You can be pardoned for sometimes feeling confused about all the terminology and job titles floating around in the design world. What is the difference between graphic design, visual design, and user experience design? Do each of the three roles provide a different service? For visual and graphic designers, the difference may lie mainly in the job title and salary expectations. However, a user experience designer has very different end goals and responsibilities from a visual or graphic designer. Below is a breakdown of what each of these designers does within the design industry, to help you decide what type of design is right for you. Continue reading

A Guide to Startup Compensation

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If you’re pursuing a job at a startup company, one of the most important factors you’ll need to consider is compensation, which is commonly structured differently than at a mature company. This is largely dependent on the life stage of a company, which can greatly impact compensation, as well as work-life balance, risk, and upside.

Compensation at a startup company is largely made up of three components: salary, benefits, and equity. The value of each depends on the stage of a company’s growth, the role, and an employee’s previous experience. A good rule of thumb, though, is this: The earlier a stage the company is in, the lower the salary and benefits will be, but the higher the equity will be. As the company matures, the scales start to tip in the other direction. Let’s talk in a bit more detail about each of these.


As mentioned above, salary is largely contingent on the company’s stage, the role, and the employee’s previous experience. There is no one-size-fits-all here. At an earlier-stage company, you can almost certainly expect a lower base salary than the industry norm, regardless of your previous experience. As the company matures, the salaries of all positions start to get closer and closer to market rate. If you’re curious what to expect, we recommend playing with the salaries and equity tool by AngelList or researching salary ranges at specific companies on Glassdoor.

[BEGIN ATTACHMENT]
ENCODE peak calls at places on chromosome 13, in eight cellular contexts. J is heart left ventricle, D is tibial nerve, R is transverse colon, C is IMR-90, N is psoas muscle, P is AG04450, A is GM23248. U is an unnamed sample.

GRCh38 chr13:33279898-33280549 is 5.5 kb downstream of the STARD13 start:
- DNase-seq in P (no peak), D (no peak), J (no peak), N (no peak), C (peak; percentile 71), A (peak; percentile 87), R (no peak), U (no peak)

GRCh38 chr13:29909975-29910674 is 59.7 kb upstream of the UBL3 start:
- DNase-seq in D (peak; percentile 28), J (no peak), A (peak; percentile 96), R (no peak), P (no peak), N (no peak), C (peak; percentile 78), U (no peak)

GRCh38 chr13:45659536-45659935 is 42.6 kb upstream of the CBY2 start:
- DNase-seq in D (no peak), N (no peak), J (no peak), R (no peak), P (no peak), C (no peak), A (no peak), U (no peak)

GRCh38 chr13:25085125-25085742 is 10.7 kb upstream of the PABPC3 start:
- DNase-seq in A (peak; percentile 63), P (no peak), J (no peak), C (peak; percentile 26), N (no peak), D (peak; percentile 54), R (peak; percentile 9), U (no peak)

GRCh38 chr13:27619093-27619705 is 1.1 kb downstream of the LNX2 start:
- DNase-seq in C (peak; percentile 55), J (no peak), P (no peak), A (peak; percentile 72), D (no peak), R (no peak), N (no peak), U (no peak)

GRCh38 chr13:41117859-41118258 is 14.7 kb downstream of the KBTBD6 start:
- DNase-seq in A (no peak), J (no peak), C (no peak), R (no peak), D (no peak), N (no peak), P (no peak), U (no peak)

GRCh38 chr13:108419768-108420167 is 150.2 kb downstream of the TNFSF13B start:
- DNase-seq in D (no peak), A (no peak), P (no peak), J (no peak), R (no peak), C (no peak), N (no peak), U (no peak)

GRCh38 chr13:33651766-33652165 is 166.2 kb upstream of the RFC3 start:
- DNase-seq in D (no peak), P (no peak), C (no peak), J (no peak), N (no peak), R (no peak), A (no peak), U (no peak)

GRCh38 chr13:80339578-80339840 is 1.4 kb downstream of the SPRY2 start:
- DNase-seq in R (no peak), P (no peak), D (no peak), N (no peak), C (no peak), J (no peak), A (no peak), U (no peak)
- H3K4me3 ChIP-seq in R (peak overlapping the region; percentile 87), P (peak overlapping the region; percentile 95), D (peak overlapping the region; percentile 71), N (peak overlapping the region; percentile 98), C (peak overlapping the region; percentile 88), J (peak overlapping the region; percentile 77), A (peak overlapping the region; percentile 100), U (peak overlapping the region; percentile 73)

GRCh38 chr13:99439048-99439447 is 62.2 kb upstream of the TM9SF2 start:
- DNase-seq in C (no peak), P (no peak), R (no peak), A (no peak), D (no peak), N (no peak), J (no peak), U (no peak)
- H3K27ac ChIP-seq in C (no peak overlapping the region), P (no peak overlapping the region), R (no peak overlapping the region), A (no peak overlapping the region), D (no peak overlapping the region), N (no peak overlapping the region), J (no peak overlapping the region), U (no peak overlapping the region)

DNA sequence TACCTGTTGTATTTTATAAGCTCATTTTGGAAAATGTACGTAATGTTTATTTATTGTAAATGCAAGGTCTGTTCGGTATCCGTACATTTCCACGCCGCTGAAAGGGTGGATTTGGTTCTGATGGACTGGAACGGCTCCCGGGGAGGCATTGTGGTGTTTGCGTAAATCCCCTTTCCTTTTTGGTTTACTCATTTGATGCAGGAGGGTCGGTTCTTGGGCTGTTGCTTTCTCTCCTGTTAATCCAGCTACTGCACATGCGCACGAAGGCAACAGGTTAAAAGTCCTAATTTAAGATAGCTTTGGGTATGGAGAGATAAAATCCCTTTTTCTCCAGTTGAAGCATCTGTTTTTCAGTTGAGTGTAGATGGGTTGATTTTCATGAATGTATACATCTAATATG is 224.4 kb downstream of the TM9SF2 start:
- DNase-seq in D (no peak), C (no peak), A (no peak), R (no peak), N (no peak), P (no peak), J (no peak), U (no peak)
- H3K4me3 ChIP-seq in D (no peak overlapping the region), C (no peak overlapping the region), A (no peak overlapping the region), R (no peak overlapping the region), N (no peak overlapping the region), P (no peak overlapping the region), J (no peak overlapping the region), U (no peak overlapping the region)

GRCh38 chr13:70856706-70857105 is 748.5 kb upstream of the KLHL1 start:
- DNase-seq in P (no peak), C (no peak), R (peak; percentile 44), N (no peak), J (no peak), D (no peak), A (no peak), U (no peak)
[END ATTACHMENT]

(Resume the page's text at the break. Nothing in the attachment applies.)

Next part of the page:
Benefits at a startup are also largely dependent on stage. If good benefits are important to you, then an early-stage startup is likely the wrong place to work. However, as a startup grows, its benefits often become an extension of its culture and are used in all recruiting efforts. Take, for instance, Airbnb, which offers a $2,000 travel stipend to all employees. Other startups may allow pets at the office, or offer gym and other discounts, catered lunches, generous vacation policies, or flexible remote-working options.

Equity: Stock and Vesting Schedules

Equity is often the most confusing and intriguing part of a compensation package at a startup. Equity refers to ownership of the company, and this can be extremely valuable if the company ever sells or goes public (learn more about startup fundraising here and in our eBook, How to Get a Job at a Startup).